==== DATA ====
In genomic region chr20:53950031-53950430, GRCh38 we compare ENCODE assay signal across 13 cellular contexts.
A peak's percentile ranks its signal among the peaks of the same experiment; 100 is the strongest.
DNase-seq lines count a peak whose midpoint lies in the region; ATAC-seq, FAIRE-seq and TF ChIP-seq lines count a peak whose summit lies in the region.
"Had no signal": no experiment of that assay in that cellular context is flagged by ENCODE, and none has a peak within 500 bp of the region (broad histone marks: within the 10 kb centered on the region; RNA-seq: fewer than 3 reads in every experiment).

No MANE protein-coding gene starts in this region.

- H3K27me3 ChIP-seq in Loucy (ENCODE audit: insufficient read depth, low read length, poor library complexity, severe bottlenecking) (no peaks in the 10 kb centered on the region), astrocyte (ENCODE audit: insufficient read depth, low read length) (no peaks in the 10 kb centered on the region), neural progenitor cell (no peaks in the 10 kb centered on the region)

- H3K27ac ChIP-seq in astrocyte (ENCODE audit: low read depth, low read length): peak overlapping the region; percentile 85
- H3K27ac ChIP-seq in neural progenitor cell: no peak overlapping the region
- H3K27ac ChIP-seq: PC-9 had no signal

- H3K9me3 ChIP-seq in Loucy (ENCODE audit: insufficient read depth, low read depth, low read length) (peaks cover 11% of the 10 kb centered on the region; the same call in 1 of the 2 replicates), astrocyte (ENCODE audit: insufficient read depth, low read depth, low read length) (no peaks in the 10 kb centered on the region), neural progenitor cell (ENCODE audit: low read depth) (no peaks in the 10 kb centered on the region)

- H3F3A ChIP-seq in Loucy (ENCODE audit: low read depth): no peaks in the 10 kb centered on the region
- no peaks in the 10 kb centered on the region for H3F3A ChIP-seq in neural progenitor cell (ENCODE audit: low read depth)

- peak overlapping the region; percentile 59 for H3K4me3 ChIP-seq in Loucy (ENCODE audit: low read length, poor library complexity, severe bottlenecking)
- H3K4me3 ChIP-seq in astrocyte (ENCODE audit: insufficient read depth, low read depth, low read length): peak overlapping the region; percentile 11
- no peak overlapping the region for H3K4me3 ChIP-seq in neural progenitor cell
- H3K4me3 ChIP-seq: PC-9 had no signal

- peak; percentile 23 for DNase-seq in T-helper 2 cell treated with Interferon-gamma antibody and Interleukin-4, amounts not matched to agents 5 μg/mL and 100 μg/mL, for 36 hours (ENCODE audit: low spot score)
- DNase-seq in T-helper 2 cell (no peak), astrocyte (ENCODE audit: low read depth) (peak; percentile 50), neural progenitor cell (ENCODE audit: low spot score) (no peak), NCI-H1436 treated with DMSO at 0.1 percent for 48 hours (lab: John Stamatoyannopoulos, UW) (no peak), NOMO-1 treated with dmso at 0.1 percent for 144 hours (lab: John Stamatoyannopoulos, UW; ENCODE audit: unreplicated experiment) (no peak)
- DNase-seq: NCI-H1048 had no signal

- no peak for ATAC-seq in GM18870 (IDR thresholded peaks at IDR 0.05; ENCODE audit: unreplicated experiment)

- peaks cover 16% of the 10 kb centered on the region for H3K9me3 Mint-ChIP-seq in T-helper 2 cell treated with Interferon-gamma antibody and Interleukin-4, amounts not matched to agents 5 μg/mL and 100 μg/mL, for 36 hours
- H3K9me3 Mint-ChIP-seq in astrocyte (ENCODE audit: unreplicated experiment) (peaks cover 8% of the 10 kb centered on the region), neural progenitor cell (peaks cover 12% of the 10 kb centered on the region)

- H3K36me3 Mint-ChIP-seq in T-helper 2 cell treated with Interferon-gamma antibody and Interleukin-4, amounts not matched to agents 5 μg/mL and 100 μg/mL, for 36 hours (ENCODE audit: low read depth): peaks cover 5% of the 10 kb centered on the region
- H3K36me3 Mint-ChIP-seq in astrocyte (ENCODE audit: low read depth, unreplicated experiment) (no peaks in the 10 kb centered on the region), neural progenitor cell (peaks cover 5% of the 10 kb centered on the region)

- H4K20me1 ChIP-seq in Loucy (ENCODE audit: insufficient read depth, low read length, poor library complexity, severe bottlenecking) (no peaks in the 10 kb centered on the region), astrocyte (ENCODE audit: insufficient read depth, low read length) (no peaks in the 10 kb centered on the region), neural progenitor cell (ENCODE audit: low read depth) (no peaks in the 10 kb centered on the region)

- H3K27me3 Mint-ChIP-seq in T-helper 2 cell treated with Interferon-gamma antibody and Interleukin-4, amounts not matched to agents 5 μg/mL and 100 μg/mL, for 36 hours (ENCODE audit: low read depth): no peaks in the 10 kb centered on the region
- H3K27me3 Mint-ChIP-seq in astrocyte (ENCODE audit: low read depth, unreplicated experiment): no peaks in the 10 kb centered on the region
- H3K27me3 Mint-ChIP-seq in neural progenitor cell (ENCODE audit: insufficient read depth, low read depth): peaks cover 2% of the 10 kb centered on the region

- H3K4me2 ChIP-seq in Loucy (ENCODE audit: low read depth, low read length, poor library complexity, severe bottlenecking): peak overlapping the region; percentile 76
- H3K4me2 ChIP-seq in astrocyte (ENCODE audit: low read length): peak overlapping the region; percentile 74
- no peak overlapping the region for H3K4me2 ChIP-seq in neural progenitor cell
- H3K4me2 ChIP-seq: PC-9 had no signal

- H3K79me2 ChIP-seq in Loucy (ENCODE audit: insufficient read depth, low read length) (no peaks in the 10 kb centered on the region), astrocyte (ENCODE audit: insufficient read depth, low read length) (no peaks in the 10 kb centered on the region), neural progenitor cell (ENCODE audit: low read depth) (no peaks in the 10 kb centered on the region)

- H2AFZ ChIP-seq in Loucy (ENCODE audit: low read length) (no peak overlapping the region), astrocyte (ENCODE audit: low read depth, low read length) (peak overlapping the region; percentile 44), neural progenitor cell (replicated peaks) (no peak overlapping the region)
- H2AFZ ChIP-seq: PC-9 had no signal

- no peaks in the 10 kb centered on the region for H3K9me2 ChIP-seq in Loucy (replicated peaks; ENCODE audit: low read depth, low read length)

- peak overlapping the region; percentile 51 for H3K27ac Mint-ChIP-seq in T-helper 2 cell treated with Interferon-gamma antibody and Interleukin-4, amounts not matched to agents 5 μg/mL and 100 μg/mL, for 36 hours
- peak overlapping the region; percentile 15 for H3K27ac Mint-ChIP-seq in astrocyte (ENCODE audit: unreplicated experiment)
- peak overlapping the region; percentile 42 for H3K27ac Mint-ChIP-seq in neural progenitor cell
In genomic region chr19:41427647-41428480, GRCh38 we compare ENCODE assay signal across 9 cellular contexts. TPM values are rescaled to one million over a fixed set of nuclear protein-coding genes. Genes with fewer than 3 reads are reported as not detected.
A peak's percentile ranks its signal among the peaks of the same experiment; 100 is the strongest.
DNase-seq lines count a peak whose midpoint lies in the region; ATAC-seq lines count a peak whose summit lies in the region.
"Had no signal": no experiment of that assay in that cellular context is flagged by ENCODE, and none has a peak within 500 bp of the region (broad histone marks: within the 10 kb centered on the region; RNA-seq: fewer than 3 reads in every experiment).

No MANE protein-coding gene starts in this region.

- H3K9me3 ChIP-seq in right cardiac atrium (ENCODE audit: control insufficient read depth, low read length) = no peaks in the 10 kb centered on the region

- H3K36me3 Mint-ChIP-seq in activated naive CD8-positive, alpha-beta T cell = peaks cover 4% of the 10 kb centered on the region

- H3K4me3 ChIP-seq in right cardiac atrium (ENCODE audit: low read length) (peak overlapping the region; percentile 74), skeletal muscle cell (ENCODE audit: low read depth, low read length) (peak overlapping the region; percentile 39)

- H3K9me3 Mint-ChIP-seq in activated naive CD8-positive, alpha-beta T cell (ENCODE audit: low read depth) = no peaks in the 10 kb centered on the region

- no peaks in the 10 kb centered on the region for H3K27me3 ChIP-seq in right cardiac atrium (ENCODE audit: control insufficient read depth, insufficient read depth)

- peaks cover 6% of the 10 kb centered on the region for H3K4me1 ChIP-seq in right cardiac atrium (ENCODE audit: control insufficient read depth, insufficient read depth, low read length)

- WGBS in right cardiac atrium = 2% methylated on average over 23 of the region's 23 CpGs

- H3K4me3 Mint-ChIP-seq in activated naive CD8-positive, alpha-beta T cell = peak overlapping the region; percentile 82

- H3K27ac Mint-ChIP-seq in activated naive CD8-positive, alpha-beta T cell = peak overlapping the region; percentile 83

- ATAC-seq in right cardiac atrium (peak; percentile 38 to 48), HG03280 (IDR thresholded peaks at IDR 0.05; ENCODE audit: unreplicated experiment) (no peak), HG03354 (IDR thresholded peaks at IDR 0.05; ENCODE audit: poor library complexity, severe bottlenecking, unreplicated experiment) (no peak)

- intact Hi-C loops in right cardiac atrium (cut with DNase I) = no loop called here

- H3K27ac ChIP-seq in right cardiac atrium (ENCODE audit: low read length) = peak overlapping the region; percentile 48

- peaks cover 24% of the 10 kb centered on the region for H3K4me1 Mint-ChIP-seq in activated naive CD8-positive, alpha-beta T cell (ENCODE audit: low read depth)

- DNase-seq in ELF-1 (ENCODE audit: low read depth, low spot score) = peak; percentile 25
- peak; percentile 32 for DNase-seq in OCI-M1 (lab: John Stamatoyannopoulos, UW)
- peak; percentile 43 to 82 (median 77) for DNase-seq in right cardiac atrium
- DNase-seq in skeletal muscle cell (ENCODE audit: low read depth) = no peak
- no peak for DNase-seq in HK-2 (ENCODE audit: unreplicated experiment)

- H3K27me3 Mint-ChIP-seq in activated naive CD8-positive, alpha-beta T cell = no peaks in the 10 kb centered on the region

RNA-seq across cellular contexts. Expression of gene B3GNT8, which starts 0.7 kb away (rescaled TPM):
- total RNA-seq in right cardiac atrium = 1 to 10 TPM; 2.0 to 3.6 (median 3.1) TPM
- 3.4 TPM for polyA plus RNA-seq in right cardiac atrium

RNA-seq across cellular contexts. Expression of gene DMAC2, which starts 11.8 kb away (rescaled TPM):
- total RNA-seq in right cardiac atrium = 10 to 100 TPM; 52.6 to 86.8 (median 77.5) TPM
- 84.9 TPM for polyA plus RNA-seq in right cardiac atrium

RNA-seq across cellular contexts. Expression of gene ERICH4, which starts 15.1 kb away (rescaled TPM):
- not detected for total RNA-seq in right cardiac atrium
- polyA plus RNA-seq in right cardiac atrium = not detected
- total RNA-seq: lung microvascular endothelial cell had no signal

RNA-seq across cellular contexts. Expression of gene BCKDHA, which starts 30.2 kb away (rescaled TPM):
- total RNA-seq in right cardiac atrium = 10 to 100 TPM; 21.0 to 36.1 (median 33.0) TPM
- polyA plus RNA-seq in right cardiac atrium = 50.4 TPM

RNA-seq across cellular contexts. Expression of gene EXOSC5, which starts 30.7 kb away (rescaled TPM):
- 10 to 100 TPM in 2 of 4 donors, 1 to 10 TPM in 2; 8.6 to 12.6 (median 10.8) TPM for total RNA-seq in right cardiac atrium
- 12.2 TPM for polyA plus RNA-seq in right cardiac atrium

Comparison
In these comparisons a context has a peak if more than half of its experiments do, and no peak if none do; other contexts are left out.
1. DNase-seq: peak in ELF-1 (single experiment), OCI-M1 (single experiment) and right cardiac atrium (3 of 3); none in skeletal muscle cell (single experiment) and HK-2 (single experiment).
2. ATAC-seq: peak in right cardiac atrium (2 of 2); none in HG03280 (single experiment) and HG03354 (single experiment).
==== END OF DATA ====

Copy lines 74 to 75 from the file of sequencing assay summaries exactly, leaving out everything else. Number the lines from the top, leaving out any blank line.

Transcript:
RNA-seq across cellular contexts. Expression of gene BCKDHA, which starts 30.2 kb away (rescaled TPM):
- total RNA-seq in right cardiac atrium = 10 to 100 TPM; 21.0 to 36.1 (median 33.0) TPM